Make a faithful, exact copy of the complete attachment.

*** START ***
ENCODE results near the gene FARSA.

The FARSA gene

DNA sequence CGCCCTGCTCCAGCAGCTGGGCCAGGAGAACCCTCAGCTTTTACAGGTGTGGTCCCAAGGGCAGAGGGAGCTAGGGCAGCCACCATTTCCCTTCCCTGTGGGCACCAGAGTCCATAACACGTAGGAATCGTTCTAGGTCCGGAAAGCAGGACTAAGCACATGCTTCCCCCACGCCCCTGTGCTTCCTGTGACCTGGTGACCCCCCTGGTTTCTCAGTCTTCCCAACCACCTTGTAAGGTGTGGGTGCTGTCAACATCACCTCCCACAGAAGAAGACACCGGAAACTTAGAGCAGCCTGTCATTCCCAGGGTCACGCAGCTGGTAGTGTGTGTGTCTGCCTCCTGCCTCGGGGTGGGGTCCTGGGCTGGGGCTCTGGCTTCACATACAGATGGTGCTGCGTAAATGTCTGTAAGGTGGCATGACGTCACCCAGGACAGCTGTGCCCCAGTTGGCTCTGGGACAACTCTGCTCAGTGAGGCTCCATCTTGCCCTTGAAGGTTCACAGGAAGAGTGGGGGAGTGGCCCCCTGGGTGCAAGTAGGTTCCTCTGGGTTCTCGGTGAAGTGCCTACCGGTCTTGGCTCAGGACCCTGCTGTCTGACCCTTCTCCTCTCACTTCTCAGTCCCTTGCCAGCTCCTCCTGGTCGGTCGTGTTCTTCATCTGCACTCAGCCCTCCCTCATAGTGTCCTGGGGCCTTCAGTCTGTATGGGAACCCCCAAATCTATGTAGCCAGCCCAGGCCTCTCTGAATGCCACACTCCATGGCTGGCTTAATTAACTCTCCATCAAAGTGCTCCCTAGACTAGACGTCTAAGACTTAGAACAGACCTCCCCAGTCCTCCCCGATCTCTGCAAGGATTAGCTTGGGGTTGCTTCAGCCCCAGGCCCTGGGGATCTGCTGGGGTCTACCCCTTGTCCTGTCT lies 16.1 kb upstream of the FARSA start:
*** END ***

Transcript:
ENCODE results near the gene FARSA.

The FARSA gene

DNA sequence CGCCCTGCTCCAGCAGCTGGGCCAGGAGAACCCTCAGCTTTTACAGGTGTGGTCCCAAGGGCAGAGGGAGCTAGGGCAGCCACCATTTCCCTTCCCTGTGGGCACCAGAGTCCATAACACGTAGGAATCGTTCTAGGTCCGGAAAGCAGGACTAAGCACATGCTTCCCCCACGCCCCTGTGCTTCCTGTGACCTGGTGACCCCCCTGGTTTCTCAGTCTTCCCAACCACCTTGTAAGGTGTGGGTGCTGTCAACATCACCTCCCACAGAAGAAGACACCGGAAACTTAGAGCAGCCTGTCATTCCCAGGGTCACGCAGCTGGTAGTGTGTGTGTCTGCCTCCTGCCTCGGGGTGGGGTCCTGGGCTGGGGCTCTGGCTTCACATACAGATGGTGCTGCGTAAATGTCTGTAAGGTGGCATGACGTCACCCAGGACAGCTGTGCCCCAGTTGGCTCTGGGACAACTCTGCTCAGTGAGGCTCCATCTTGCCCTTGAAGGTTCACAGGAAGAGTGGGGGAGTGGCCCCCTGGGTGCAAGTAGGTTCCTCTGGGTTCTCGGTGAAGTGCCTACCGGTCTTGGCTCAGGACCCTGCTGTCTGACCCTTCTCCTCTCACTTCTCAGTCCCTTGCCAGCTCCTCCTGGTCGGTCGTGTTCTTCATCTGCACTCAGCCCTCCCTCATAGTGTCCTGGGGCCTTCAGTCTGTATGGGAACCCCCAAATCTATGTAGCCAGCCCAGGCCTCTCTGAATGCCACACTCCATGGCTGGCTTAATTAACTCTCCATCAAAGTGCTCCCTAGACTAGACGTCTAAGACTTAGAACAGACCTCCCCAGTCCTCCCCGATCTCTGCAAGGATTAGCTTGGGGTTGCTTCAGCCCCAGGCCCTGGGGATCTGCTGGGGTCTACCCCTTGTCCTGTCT lies 16.1 kb upstream of the FARSA start: